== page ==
By PATRICIA SIMPSON
It’s the little things in life. Did you know that San Diego County is a biodiversity hot spot for our small pollinator friends? There are now around 700 native bee species that have been recorded here. That is an impressive number. Among these are mining bees in the genus Andrena, ranging in size from 8 millimeters to just about the size of a honey bee as seen in the observation at bit.ly/314Jt2p.
Even though mining bees are fairly common, they often go unnoticed due to their smaller size and darker bodies. Like most native bees, they are mostly solitary, nesting in ground burrows. Females will section off cells underground and deposit an egg on a pollen/nectar ball in each chamber. When the egg hatches, the larva will consume its meal and pupate for the rest of the winter, then emerge as an adult in the spring. The new adult will feed, find a mate, and repeat the process to ensure future generations.
As with other ground dwellers, mining bees are sensitive to soil disturbances, making urban areas and heavily tended gardens poor habitat. Places like Mission Trails Regional Park are great safe zones for them.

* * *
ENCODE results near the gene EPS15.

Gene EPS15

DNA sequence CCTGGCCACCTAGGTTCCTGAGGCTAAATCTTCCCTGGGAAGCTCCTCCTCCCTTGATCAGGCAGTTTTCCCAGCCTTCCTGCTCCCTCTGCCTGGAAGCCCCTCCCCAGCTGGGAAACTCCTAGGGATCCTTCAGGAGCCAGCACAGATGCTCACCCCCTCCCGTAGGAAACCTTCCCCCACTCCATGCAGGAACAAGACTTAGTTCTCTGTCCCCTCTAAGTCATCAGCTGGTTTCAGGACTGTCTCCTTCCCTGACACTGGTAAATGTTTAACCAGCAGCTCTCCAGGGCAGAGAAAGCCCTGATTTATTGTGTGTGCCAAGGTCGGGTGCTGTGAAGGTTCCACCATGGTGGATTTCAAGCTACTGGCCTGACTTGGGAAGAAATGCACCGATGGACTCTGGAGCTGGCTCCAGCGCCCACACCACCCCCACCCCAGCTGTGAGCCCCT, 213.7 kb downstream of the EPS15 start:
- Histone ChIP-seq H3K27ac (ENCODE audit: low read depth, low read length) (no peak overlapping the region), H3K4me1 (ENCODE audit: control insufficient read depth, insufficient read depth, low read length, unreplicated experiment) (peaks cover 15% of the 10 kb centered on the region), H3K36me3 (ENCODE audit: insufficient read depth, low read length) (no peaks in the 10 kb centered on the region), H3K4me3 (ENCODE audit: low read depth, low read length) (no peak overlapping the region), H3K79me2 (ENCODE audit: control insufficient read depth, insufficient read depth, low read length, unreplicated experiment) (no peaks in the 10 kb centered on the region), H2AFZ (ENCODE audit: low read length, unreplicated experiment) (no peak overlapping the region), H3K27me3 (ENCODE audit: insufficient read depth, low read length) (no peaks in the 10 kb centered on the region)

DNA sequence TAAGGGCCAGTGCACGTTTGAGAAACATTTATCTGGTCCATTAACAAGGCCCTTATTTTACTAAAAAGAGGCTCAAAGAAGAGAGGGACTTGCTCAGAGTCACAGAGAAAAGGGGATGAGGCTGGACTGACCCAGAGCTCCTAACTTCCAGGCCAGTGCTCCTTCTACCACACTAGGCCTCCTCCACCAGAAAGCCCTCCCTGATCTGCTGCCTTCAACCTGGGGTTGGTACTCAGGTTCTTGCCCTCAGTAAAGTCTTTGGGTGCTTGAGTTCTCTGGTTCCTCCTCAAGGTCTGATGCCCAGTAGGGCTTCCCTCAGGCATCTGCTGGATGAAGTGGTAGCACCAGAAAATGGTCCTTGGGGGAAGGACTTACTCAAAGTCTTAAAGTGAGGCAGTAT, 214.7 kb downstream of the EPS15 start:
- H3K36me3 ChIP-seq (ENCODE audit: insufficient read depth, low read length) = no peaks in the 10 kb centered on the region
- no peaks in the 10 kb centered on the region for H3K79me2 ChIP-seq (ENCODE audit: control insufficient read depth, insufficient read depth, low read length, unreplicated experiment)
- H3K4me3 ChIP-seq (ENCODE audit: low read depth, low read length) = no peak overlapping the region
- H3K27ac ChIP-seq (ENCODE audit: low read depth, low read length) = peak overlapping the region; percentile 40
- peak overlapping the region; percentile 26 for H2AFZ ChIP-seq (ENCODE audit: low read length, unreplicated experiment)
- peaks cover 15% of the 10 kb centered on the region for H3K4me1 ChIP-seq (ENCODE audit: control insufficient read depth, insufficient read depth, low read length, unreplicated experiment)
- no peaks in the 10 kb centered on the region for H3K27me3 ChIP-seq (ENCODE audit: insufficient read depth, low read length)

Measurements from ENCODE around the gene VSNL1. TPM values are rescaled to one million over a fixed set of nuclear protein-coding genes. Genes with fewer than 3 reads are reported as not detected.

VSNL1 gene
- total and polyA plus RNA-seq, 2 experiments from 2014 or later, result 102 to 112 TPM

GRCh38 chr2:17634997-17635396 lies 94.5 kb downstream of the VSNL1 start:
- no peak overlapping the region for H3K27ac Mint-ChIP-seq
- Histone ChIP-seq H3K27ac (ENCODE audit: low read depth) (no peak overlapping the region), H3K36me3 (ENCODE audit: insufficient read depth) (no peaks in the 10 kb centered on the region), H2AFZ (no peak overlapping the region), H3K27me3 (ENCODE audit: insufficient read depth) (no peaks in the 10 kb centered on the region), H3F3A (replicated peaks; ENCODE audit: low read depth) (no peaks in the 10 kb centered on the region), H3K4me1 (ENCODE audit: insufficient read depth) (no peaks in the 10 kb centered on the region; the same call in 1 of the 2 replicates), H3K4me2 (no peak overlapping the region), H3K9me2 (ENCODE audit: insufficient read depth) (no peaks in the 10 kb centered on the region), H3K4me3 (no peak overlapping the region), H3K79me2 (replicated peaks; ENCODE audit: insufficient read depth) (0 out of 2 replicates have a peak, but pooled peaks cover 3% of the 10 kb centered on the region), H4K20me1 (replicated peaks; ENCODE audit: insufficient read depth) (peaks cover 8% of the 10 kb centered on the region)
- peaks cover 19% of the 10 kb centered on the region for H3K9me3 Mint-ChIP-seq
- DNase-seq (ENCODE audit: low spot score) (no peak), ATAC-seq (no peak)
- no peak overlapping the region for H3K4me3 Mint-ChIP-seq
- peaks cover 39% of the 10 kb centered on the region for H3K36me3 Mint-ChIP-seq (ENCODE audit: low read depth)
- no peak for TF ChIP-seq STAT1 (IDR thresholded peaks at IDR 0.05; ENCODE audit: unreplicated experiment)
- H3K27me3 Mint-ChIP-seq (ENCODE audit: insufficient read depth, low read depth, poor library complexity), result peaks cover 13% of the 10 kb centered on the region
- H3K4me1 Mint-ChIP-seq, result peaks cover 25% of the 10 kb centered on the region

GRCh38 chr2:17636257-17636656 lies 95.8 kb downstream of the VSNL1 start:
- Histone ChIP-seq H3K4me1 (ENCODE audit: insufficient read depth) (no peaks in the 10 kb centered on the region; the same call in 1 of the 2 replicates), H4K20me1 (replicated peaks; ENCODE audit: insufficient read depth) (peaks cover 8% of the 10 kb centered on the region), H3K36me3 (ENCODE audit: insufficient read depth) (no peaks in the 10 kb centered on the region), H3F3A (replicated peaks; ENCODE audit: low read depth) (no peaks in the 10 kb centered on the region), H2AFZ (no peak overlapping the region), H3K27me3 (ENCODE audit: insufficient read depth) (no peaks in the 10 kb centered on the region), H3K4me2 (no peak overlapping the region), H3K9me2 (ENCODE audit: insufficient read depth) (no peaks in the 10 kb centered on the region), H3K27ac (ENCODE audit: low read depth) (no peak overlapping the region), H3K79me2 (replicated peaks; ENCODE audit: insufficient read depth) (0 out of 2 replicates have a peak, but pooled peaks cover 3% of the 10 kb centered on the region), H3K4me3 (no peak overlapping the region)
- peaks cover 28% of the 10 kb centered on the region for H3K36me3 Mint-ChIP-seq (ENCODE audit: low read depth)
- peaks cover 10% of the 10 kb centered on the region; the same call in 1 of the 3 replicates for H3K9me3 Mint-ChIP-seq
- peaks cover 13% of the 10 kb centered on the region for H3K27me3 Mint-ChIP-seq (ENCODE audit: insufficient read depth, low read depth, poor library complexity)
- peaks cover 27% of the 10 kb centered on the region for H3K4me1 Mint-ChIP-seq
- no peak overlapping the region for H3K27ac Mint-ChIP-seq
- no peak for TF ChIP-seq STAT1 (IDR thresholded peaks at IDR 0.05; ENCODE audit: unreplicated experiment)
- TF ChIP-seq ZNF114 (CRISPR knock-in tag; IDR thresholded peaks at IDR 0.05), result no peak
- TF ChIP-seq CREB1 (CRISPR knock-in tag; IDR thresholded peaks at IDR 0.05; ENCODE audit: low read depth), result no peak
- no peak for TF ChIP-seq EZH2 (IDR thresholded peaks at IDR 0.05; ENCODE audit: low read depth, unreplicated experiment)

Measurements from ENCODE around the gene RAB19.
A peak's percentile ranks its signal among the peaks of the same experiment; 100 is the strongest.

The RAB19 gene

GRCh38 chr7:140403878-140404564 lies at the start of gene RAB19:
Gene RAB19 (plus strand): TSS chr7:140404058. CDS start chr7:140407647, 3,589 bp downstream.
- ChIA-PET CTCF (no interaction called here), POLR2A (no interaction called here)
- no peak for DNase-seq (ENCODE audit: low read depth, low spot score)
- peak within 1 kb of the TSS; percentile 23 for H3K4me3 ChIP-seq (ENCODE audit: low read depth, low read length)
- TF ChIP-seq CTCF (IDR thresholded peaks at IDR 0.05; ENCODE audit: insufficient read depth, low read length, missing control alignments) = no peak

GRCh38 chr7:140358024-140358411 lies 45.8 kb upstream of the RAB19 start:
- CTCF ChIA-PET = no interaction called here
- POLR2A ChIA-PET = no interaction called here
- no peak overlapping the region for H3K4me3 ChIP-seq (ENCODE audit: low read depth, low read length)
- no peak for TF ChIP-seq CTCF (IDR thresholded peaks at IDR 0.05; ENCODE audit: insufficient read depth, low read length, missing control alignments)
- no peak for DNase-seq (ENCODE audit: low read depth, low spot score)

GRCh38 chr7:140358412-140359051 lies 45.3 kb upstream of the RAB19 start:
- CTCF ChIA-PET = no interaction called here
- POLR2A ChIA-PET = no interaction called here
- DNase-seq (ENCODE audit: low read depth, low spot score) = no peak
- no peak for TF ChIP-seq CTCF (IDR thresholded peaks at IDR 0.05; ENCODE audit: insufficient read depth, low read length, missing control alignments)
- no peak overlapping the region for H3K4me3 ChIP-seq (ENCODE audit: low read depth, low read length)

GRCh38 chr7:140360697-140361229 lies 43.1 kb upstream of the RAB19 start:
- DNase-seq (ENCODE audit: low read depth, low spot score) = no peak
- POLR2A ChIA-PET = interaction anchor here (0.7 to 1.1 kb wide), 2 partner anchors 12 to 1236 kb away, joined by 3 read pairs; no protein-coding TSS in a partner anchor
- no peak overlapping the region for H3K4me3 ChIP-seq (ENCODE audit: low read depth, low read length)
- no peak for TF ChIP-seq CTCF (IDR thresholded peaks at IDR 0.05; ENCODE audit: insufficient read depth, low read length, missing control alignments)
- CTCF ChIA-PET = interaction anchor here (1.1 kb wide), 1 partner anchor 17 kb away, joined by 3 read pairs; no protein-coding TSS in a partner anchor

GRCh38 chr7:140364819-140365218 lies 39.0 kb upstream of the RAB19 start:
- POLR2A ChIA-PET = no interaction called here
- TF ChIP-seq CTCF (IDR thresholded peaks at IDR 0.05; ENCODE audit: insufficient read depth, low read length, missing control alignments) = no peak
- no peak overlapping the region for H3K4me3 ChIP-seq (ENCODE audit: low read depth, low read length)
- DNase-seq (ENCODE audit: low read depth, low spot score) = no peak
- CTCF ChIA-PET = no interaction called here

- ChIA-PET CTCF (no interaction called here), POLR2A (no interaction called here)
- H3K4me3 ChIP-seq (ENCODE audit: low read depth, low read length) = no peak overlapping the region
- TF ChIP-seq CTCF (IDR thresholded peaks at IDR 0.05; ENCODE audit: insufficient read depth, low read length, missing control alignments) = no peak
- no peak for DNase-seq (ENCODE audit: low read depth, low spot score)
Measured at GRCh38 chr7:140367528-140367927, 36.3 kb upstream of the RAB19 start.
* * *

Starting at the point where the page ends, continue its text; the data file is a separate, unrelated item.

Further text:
But another less popular threat might be looming for the future of our incredibly diverse native bee population. A new study by Keng-Lou James Hung and his colleagues from UCSD’s Division of Biological Sciences has found that local blooms are overwhelmed by the non-native European honey bee (Apis mellifera). On average in San Diego County, honey bees are a stunning 75% of all pollinators observed and, in some instances, that number surges to 90%. This might be cause for concern as honey bees are very efficient about collecting pollen and hence removing a large amount of food and harvest for our native pollinators. To learn more about this new study, visit bit.ly/2WHE0zh.
To learn more about responsible apiculture near wildlife sanctuaries, please visit honeybeesuite.com.
— Patricia Simpson is Mission Trails Regional Park trail guide.